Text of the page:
All powers and privileges conferred by the Constitution and statutes on municipal corporations must be held to be limited in their exercise to the territory embraced in the municipal boundaries and for the benefit of the inhabitants of the municipality, unless the Constitution or statute expressly provides that such powers and privileges may be exercised beyond the corporate boundaries or for the benefit of nonresidents. 28 Cyc. 266; Dillon Mun. Cor., sec. 565. Applying this principle, the provision of section 5, article 8, of the Constitution, that "cities and towns may acquire, by construction or purchase, and may operate, waterworks systems and plants for furnishing lights to individuals, firms and private corporations for reasonable compensation," cannot be held to mean that cities and towns, by exercising the power of operating waterworks, assume to nonresidents of the city the relation and duties of a public service corporation. The statute passed in pursuance of the constitutional provision, Civil Code, section 2008, expressed the limitation of duty to residents of the city implied in the Constitution by the provision that the construction and operation of municipal waterworks should be "for the use and benefit of said cities and towns and its citizens." The later statute of 1907 (25 Stat. 608), even if it be held to apply to a contract for water for domestic purposes, does not alter the case. That statute, conferring on cities and towns the authority to contract to furnish water to non-residents, did not impose upon the municipality the duties of public service corporations in their relation to non-residents, for the statute expressly provides that the municipalities are authorized and empowered "to furnish the same upon such terms, rates and charges as may be fixed by the contract and agreement between the parties in this behalf, either for lighting or for manufacturing purposes, when in the judgment of said city or town council it is for the best interest of the municipality so to do." Thus the making of the contract and the terms, rates and charges, are left entirely to the discretion of the municipal authorities, and the interest of the municipality is the sole factor to be considered in deciding whether the contract shall be made, and if so, on what terms, and for what period, not exceeding two years.
Assuming that the city authorities had the power to contract with the plaintiff to furnish water for his residence and other houses, and that the duty devolves on them of contracting for the sale of any excess of the city's water supply beyond the municipal needs and the needs of its inhabitants, it is, nevertheless, perfectly obvious that the duty to sell the excess of its water supply did not import an obligation to make a contract with any particular person at a reasonable price, but on the contrary did not import an obligation to sell its surplus water for the sole benefit of the city at the highest price obtainable: it was a duty not owed to outsiders, but exclusively to inhabitants and taxpayers of the city. It follows that the plaintiff as a mere nonresident had no rights whatever against the city except such as he may have acquired by contract. In other words, the city was under no public duty to furnish water to the plaintiff at reasonable rates, or to furnish it at all, and to obtain the injunction the plaintiff must show that the city is about to violate its contract with him.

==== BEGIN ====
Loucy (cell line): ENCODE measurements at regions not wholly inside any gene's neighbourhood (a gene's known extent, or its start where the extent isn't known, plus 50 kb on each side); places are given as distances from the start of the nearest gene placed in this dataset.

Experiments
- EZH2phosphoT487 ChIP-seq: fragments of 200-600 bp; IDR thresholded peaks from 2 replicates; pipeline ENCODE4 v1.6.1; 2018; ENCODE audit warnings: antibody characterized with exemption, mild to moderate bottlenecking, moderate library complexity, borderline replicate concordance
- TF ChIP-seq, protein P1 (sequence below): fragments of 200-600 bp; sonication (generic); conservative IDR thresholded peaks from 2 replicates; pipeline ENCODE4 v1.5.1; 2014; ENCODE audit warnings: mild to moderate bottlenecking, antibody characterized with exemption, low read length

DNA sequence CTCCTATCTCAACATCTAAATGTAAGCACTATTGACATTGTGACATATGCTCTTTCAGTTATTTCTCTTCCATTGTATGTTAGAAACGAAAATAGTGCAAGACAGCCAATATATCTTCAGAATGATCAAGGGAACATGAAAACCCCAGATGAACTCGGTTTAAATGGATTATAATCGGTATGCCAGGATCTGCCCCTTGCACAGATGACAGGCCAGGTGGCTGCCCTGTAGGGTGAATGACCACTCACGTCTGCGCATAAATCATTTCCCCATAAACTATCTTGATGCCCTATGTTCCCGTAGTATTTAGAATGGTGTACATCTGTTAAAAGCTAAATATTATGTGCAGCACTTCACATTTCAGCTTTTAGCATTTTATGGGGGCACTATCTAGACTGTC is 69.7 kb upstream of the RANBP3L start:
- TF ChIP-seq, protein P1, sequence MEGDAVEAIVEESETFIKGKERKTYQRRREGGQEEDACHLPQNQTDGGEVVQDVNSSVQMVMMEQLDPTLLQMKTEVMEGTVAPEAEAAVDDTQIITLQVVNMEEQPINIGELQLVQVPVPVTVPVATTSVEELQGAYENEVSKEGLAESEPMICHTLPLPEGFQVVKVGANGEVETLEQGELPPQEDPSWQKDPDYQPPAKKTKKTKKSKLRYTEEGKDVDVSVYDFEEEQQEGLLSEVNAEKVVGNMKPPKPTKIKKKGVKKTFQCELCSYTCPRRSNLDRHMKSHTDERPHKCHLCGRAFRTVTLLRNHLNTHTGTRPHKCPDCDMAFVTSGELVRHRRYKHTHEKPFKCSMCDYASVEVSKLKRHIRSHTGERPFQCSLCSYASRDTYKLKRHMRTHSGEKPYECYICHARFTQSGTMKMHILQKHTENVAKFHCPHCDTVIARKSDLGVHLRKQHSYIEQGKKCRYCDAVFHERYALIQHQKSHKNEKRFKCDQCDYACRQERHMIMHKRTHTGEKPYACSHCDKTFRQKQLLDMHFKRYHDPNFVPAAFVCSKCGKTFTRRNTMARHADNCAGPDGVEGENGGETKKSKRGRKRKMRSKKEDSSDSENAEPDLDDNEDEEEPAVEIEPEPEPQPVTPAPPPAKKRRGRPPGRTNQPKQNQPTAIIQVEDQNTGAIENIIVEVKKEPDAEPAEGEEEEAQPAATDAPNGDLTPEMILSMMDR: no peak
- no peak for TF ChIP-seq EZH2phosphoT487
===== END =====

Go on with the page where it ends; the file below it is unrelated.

The fatal defect of the complaint is that it alleges a contract indefinite as to the price and duration of the service, conferring no right on the plaintiff to require the service of the city beyond the day fixed by reasonable notice of its intention to increase the rate charged or to cease altogether to furnish water. The allegation as to the rate agreed on for the water is not that there was a fixed price, but only that the water was to be furnished "at the usual and customary price." That this was not a definite charge, but one subject to change by the city, is shown by the fact that the plaintiff alleges that he continued to pay the charges when they were doubled by the city. But, waiving this feature of indefiniteness, there is no allegation whatever that the plaintiff was bound to take or that the city was bound to furnish water for any specified time. Where the parties to a contract express no period for its duration, and no definite time can be implied from the nature of the contract or from the circumstances surrounding them it would be unreasonable to impute to the parties an intention to make a contract binding themselves perpetually. In such a case the Courts hold with practical unanimity that the only reasonable intention that can be imputed to the parties is that the contract may be terminated by either on giving reasonable notice of his intention to the other. Stonega C. C. Co. v. Louisville N.R.R. Co. (Va.), 9 L.R.A. (N.S.) 1184; Chattanooga R. C. Co. v. Cincinnati N.O. T.P.R.R. Co., 44 Fed. 456; Barney v. Indiana R. Co., 61 N.E. 194; Baldwin v. Kansas City M. B.R. Co., 11 Ala. 515, 20 So. 349; Marble v. Standard Oil Co., 169 Mass. 553, 48 N.E. 783; Bates Machine Co. v. Bates, 192 Ill. 138, 61 N.E. 518; Kenderdine H.C.F. Co. v. Plumb, 182 Pa. 463, 38 A. 480; Philadelphia R.R. Co. v. River Front R.C., 168 Pa. 357, 31 A. 1098.
The only two cases which could be thought to give support to the position that a contract, silent as to duration, binds the parties perpetually and may not be terminated on reasonable notice are Mississippi River L. Co. v. Robson, 69 Fed. 773, and Great Northern R. Co. v. Manchester S. N.L. Co., 5 DeG. S. 138, L.R. 7, H.L. 550. Critical examination of these cases will show that the peculiar circumstances of the parties and the nature of the consideration led to the inference that the arrangement for mutual benefit was intended to be perpetual.
The return, which was not traversed, alleges that reasonable notice was given by the city of its intention to discontinue furnishing plaintiff water unless he would pay therefor at the rate of $3.00 per month, and the exceptions do not raise any question of reasonable notice.
The conclusion that the complaint on its face shows that the plaintiff is not entitled to an injunction makes unnecessary consideration of the defense of ultra vires set up in the answer.
It is the judgment of this Court that the judgment of the Circuit Court be affirmed.